While this gun can be concealed pretty easily and could be used in everyday situations, the truth is, it might not be the best option for everyone. It’s a futuristic-style gun that will leave any gun lover with something worth showing off from time to time. Find the right user who has the time to test it out in the range and find the sweet spot and the Chiappa Rhino could be a good option.
Introducing the Chiappa Rhino .357 Magnum Revolver
If there was one thing that the Chiappa Rhino Revolver aimed to do it was to be more comfortable and have better recoil mitigation than the competition. And, honestly, that’s what the Rhino does. As the first of its kind, the Chiappa .357 Magnum Revolver gives users exactly what Chiappa was after.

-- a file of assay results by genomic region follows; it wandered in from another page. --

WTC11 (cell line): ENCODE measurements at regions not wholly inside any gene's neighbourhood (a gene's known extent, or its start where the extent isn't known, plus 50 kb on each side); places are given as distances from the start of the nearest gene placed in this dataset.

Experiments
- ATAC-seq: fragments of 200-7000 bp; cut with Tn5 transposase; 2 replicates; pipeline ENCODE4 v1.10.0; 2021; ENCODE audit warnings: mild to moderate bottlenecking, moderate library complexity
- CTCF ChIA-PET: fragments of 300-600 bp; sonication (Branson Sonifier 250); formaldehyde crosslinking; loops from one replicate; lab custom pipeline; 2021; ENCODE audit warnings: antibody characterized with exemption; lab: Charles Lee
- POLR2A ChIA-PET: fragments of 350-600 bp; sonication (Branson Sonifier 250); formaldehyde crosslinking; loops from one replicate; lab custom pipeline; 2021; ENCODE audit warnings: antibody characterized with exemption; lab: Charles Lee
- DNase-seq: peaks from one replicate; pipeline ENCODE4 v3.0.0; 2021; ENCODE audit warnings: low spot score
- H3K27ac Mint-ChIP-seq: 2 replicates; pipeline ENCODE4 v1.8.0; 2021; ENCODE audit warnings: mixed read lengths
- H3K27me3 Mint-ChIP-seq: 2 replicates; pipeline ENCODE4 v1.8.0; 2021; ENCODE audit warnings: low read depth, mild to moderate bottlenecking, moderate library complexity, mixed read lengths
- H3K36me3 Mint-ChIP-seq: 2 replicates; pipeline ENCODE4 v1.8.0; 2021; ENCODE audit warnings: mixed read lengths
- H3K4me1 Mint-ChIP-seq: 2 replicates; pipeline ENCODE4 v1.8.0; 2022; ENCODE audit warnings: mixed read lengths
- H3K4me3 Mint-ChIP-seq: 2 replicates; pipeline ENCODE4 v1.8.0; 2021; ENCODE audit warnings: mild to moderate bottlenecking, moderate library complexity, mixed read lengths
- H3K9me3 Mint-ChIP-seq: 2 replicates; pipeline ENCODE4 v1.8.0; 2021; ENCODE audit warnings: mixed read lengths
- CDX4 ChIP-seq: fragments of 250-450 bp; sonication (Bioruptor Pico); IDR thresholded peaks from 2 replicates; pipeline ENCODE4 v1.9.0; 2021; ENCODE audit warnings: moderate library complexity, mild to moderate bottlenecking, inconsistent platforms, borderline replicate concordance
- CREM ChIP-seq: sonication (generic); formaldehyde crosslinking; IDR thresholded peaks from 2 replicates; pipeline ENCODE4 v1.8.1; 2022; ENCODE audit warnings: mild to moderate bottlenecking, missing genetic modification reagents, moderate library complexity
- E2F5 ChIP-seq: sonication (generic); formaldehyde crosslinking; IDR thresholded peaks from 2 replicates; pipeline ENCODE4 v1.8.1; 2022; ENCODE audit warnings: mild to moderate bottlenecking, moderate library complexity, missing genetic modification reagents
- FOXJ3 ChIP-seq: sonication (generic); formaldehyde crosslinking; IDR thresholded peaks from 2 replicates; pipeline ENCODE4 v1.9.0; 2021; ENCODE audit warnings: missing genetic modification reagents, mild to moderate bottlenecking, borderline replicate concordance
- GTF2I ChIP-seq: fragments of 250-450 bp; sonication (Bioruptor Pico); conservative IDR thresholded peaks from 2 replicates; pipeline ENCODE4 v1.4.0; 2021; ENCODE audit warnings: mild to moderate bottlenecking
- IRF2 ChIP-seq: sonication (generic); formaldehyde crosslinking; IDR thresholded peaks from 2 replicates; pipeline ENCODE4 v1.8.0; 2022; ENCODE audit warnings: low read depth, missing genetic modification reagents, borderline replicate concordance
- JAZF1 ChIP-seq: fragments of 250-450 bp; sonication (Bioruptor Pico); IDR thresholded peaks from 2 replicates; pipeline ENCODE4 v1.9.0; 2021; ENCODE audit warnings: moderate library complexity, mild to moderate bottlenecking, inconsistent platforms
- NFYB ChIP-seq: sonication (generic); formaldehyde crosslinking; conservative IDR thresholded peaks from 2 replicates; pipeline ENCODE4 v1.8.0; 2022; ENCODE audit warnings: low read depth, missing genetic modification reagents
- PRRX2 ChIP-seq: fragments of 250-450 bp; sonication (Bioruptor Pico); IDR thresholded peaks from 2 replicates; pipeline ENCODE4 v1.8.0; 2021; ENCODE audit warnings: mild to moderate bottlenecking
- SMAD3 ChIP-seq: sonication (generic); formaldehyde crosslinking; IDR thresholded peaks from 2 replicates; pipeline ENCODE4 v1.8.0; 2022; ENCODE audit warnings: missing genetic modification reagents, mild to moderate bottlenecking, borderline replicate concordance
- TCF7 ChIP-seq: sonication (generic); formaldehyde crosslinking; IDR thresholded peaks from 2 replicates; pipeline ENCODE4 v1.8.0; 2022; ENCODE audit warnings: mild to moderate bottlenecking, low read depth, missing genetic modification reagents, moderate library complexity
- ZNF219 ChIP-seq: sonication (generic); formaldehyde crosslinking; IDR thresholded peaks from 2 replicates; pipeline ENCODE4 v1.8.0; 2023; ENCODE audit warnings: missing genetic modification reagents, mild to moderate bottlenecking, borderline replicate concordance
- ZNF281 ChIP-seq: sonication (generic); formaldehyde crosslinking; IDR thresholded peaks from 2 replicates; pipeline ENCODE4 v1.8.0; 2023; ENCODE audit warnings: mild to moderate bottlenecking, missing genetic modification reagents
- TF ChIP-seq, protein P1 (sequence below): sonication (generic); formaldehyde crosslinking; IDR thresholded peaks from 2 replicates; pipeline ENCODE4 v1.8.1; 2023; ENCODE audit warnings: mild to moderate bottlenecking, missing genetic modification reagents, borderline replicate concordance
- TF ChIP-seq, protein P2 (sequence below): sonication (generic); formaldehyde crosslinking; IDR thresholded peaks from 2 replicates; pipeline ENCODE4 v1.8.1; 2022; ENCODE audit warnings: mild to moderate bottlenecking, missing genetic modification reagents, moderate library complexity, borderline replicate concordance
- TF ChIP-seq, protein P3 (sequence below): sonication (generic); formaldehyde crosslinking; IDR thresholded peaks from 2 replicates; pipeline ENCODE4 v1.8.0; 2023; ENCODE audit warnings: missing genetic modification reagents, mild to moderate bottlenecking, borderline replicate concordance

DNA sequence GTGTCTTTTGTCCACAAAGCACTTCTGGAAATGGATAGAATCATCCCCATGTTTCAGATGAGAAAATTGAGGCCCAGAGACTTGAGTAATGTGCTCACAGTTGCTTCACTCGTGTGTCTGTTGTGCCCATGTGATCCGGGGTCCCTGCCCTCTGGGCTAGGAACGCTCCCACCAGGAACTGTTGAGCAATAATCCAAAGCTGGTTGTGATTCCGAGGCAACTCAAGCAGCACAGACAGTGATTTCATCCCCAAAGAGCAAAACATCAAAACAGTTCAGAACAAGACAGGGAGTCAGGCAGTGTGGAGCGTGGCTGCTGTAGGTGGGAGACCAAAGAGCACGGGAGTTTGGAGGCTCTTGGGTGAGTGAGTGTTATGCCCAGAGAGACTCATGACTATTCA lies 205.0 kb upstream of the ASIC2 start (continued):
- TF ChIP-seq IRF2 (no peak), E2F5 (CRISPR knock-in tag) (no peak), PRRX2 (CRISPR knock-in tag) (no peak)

With an aluminum and steel construction, the Chiappa Revolver is lighter than most other steel revolvers (but not by much). The frame is also smaller with only a 3-inch barrel that holds a pretty standard 6-round capacity. In order to achieve the recoil mitigation, Chiappa was after the Rhino fires from the bottom of the chamber. For smaller framed users, this revolver is easy to use. Unfortunately, it is not the best option for first-time gun owners. There are some practice and time spent at the gun range that will be needed.
Customizing your Chiappa Revolver isn’t going to be as easy as it is with other revolvers. The options for replacement parts are very limited, which means finding customized parts is almost impossible.
- Recoil is manageable
- Standard 6-round capacity
- Easy to handle grip
- Lightweight with aluminum and steel construction
- Customization is not available
- Higher price tag than most competition
- Training needed to use correctly
Features of the Chiappa Rhino .357 Magnum Revolver